The Suburban’s Mike Cohen previews Hana’s Suitcase: “We are close to losing the last survivors and so I think it’s a vital time to be telling this story.” – Dean Patrick Fleming

Read on The Suburban’s website: Hana’s Suitcase returns with the same intended message about the Holocaust


By Mike Cohen

For Geordie Productions’ Artistic Director Dean Patrick Fleming, the opportunity to bring the critically acclaimed play Hana’s Suitcase back to Montreal for a second time after its debut here eight years ago was a virtual no brainer. Performances will take place at Concordia’s downtown D.B. Clarke Theatre Nov. 5 to 15.

The play tells the true story of how in March of 2000 a suitcase arrived from Auschwitz to the Tokyo Holocaust Educational Resource Centre in Japan with only “Hana Brady,” a birthdate and the word “Waisenkind” (orphan) written on its side. Fumiko Ishioka, the centre’s curator, went on a journey across Europe and North America to unveil the mystery. Since the first the story of Hana’s Suitcase was told in a radio documentary, it has been published as a book translated into over 10 languages and made available in more than 30 countries.

Hana’s Suitcase was written by Montrealer Emil Sher and is based on the multi-award winning bestseller by Canadian author Karen Levine.

“It’s been very gratifying to see how this play continues to resonate with audiences a decade after it first premiered,” Sher said from Toronto. “The enduring power of the story that unfolds on stage is what drew me to it in the first place.”

Employing a cast of eight and using multimedia and other innovative staging techniques, the play takes place between two timeframes: Tokyo in 2000, when the children and Ishioka began their search into the identity of Hana Brady; and Czechoslovakia in the 1930s and ’40s, where Hana (played by Caroline Toal) and her family ultimately became victims of the Nazis. Noah Spitzer portrays Hana’s brother George Brady, who today lives in Toronto.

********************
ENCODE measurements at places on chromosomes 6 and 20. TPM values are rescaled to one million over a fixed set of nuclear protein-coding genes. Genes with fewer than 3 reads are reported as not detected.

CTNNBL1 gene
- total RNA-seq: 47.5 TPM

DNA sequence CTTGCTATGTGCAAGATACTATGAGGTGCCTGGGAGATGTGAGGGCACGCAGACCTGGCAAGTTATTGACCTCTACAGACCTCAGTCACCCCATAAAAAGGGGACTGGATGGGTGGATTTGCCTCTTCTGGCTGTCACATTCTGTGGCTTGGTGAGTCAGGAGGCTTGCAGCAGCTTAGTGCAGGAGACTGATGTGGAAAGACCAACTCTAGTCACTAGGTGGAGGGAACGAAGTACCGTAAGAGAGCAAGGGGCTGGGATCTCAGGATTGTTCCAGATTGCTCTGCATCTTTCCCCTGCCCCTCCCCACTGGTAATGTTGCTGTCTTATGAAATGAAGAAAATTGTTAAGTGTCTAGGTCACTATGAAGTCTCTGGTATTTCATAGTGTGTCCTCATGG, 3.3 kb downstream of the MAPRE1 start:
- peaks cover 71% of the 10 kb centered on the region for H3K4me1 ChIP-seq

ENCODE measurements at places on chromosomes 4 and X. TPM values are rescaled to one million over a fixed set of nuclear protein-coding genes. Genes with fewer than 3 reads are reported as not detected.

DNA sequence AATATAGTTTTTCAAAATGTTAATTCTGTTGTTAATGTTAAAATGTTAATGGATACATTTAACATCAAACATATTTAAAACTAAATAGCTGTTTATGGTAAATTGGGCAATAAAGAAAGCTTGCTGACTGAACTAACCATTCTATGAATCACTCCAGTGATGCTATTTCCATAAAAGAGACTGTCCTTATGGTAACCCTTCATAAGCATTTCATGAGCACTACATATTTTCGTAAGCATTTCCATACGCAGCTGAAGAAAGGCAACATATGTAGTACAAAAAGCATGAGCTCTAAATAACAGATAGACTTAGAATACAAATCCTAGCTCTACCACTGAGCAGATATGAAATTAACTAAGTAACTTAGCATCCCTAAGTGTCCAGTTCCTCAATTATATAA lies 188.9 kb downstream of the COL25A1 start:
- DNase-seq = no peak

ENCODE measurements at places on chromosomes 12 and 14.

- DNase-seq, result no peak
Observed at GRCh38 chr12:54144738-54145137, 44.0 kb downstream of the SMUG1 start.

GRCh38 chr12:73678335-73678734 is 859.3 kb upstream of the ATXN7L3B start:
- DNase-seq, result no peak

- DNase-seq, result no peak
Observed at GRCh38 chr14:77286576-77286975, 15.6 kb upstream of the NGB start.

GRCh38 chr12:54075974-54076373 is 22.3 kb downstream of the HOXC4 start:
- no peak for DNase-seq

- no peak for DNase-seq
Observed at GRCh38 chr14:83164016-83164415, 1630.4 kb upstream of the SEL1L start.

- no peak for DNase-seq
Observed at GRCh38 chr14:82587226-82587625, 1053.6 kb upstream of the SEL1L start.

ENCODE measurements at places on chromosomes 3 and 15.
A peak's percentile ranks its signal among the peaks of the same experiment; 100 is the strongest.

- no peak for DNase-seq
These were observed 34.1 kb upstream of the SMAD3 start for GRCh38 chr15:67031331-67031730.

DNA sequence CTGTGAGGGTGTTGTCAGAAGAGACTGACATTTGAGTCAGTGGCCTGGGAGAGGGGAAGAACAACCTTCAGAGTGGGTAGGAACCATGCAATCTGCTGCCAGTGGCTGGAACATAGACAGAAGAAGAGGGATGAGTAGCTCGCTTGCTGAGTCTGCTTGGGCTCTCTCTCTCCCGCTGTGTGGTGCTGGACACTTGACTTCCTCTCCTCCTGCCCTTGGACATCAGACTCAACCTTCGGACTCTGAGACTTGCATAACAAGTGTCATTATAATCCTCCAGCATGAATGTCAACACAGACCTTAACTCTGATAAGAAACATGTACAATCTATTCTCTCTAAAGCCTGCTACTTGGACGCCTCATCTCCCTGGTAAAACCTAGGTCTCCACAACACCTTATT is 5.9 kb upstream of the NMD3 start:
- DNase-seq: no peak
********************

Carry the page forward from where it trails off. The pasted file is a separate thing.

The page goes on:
“I think everyone who sees the play will get a different message,” says Spitzer. “Some of the young people who see this play are in Grades 5 or 6, and for many of them this will be the first time they hear about the Holocaust. Because of this, there is a huge responsibility on the part of everyone involved in this production to respect whatever previous knowledge our audience may have of the Holocaust, especially if they are learning about it for the first time.”

Toal said that she had read Hana’s Suitcase as part of our curriculum in Grade 5. “I remember falling in love with the book immediately,” she says. “I think the message of this play is to remain hopeful.”

Adds Fleming: “We are close to losing the last survivors and so I think it’s a vital time to be telling this story. I would also say that it’s a perfect time to bring it back. Eight years later there is now a whole new generation who gets to experience it and for those who did see it before they will experience it on whole different level.”

Hana’s Suitcase will be presented at the D.B. Clarke Theatre (1455 de Maisonneuve W.) Nov. 5 to 15. The age recommendation is nine and up. For more information call 514-845-9810 or log on to